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Wednesday, March 9, 2011

Scientific Revolution

BLOOD WORK tells the riveting tale of early blood transfusion, and explains how the panic it unleashed still ripples through our world today.


A notorious madman, a renegade physician, a murder that remained unsolved for over three centuries--the true story one of the world's first blood transfusions in 17th century France  is the stuff of page-turner fiction. In her new book, BLOOD WORK: A TALE OF MEDICINE AND MURDER IN THE SCIENTIFIC REVOLUTION (W.W. Norton, March 2011, hardcover) Holly Tucker reveals the bizarre true tale for the first time.


In 1667 physician Jean-Baptiste Denis transfused calf's blood into Antoine Mauroy, an infamous madman who was known to tear through the streets of Paris naked and screaming. With this, Denis, a brash physician with a taste for the limelight, enraged both the elite doctors who wanted to perform the first animal-to-human blood transfusion themselves and powerful conservatives who believed he was toying with forces of nature that he didn't understand. It only got worse when just days after the experiment, Mauroy was dead, and Denis was framed for murder. A trial ensued and Denis became a kind of 17th century Dr. Kevorkian, a stubborn man of science who held the public spellbound and reveled in controversy.


Meticulously researched and vividly detailed, BLOOD WORK, transports us back to 17th century France and--finally--closes the case on who really killed Mauroy.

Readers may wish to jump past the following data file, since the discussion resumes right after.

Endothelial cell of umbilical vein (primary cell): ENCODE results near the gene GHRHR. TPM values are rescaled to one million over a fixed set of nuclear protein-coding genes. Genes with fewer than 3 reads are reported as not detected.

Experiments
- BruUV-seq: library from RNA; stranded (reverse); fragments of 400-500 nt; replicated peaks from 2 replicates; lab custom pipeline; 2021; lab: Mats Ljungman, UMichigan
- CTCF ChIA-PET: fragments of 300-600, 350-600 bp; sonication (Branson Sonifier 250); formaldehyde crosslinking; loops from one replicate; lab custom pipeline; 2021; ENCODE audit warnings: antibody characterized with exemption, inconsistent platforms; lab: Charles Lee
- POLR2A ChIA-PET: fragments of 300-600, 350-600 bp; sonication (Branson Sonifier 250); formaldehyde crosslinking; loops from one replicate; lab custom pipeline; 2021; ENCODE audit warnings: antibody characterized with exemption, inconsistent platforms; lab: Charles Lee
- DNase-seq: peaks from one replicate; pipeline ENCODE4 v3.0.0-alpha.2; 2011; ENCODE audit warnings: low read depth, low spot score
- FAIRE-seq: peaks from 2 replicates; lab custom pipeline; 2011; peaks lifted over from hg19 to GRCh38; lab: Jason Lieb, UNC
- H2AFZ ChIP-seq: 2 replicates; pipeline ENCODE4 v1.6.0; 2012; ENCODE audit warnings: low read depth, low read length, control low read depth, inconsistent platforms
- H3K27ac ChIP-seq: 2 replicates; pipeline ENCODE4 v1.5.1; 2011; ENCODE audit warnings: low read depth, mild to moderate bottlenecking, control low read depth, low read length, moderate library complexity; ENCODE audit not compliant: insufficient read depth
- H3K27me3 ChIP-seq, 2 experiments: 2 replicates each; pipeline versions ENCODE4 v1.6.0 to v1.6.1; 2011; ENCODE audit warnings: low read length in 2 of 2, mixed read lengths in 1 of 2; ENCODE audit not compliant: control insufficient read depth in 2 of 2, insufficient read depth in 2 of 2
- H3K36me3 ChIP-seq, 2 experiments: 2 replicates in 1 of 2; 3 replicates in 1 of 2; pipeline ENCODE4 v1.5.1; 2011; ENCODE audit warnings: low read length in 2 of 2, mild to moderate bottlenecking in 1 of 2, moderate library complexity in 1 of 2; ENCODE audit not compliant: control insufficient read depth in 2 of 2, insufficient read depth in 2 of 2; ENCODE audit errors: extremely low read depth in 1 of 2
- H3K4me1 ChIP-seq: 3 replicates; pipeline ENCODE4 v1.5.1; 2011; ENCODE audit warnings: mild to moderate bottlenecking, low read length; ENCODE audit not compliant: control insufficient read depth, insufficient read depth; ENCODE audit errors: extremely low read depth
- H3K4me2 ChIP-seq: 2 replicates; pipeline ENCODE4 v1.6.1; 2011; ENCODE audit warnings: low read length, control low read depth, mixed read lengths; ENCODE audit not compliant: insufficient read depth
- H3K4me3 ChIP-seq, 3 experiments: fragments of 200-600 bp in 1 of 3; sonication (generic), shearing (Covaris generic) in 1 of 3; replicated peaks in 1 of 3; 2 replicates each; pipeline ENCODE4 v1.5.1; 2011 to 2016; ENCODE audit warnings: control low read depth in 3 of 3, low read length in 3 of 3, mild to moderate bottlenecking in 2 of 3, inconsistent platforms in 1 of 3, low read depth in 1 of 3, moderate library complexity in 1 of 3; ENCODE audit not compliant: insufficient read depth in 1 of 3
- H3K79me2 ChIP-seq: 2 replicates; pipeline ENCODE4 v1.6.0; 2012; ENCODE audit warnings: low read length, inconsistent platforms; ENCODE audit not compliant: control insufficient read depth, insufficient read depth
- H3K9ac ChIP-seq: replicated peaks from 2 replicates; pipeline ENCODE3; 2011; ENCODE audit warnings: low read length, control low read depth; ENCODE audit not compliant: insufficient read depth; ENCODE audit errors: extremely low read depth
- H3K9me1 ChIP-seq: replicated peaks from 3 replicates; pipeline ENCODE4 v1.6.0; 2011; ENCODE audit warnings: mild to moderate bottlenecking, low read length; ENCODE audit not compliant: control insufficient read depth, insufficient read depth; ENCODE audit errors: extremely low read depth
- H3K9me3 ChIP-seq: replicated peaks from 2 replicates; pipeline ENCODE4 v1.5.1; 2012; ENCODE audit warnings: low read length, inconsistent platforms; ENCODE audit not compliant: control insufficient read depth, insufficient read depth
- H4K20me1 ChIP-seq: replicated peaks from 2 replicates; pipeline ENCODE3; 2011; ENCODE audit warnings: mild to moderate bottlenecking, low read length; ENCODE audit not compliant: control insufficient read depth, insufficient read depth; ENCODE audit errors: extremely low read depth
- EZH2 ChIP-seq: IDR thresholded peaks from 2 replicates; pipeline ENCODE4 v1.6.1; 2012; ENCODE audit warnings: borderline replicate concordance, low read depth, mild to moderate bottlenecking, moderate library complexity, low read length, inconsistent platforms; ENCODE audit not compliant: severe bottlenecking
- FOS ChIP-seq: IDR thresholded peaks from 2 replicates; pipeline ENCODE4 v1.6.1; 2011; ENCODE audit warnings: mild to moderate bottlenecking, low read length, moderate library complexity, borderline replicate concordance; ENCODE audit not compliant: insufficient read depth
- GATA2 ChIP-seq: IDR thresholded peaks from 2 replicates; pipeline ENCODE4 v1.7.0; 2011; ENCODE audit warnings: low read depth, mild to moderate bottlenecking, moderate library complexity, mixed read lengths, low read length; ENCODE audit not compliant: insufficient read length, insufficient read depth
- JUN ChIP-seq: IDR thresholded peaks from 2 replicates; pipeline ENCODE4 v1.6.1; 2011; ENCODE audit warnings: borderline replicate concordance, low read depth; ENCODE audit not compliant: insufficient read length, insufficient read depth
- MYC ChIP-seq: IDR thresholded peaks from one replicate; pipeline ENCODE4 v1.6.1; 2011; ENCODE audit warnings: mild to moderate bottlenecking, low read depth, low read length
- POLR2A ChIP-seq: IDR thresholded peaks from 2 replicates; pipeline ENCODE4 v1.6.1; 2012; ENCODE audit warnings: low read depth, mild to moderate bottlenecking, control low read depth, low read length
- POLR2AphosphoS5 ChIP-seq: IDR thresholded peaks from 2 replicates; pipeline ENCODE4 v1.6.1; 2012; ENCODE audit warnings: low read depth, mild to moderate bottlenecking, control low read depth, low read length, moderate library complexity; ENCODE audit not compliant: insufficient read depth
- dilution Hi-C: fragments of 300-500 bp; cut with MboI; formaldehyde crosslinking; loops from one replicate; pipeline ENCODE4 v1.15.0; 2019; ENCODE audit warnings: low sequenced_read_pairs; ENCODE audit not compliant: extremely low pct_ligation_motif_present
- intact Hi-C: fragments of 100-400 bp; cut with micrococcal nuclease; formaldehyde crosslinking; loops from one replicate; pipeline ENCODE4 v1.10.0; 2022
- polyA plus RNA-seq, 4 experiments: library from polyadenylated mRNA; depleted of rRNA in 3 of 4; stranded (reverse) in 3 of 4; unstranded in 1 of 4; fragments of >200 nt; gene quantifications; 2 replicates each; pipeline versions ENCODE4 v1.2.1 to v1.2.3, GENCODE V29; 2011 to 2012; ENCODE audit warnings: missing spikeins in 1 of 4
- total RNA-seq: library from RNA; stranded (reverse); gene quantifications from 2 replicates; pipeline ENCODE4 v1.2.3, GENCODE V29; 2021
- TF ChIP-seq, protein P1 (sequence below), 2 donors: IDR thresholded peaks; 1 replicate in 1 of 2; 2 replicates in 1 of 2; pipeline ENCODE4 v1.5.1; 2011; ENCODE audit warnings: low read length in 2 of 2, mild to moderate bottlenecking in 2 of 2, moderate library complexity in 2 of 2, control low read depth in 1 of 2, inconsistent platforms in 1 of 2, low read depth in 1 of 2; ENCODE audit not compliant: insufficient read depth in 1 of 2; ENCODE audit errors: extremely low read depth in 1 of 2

Animal-to-human transfusion was then on the cutting-edge of medicine. In an era in which superstition sparred with science, transfusion was also a flashpoint for controversy. Conservative camps in Catholic France, including King Louis XIV's Academy of Sciences, railed against transfusion and predicted that before long animal-human hybrids would walk among us. Ambitious scientists fumed at being held back by retrograde forces who would choke the progress of science. A confused public feared that they would be crushed by cosmic backlash or social upheaval.


In BLOOD WORK Tucker not only tells a riveting tale, but explains how the same tensions that rocked 17th century French society remain alive today. "In many ways the Scientific Revolution has never ended," she says. Tucker is available for interview. Here is just some of what she can discuss.


* How Antoine Mauroy's wife and two zealous anti-transfusion activists carried out Mauroy's murder to discredit the work of Denis. One of whom, Henri-Martin de la Martinière, was a former pirate who believed God had called him on a mission to stop transfusion. She'll also reveal how she unearthed the conspiracy in a long-forgotten letter.


* How the current debate about stem cell research and our fears that genomic science will lead to cloning and "made-to-order" babies show that we still grapple with the same issues and anxieties that confronted 17th century Europe.


* Pig-faced women and barking men: How the anti-tranfusionist movement used the specter of animal-human hybrids to gain support and stir fear.


* The trials of Dr. Denis: how he prevailed in his murder trial, and how his humble origins-and arrogance-helped to make him a target for the French elite.


* How and why blood transfusion began again 150 years after it was banned.


* How blood transfusion remained a controversial procedure well in the 20th century. Tucker will discuss the American Red Cross's 1941 decision to refuse blood from African-American donors and the blood segregation programs that remained in place until the 1970s in some southern states.


Holly Tucker is an associate professor at Vanderbilt University's Center for Medicine, Health & Society and the Department of French & Italian. Her research focuses on the history of medicine. She writes for publications including the Wall Street Journal, San Francisco Chronicle, New Scientist, and Christian Science Monitor. She lives in Nashville, Tennessee.


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